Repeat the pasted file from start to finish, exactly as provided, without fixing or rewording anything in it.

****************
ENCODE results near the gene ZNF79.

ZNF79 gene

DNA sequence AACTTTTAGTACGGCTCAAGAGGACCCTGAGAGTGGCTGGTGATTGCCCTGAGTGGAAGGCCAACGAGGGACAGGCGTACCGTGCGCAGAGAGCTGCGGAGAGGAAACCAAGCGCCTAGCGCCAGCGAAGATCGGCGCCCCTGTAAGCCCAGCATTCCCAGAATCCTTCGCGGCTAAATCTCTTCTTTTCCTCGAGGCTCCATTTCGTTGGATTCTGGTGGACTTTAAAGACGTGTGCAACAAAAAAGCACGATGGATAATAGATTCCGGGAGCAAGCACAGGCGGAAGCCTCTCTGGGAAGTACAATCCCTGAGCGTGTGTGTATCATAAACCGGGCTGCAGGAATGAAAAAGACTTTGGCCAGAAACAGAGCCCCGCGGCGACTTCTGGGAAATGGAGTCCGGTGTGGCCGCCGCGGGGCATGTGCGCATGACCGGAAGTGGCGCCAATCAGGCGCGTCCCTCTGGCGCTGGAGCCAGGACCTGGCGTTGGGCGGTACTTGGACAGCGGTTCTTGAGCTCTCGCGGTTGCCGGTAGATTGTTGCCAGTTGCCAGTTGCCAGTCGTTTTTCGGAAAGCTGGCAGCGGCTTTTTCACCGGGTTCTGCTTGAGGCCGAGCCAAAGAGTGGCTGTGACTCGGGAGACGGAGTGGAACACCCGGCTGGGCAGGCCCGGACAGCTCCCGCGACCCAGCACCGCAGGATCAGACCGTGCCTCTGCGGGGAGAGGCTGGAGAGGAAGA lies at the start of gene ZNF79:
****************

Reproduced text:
ENCODE results near the gene ZNF79.

ZNF79 gene

DNA sequence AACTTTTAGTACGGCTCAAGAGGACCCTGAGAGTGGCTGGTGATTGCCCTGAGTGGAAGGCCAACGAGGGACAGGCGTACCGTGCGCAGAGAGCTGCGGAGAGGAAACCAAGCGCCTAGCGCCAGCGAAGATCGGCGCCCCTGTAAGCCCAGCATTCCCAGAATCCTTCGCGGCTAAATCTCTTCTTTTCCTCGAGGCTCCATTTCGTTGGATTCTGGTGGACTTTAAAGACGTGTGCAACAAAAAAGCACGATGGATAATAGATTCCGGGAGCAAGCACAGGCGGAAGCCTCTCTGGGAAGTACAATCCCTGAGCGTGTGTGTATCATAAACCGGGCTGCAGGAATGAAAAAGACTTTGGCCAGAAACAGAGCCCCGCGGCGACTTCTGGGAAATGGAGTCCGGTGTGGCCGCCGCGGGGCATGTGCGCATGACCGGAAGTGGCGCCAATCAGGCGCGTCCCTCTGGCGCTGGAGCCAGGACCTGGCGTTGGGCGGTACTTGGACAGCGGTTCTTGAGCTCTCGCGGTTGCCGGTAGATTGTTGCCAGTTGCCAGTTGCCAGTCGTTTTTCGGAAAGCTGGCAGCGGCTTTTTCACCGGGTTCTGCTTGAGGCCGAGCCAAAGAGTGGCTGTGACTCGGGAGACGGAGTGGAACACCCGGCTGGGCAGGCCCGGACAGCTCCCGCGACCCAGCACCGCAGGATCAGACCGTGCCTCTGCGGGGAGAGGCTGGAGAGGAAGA lies at the start of gene ZNF79: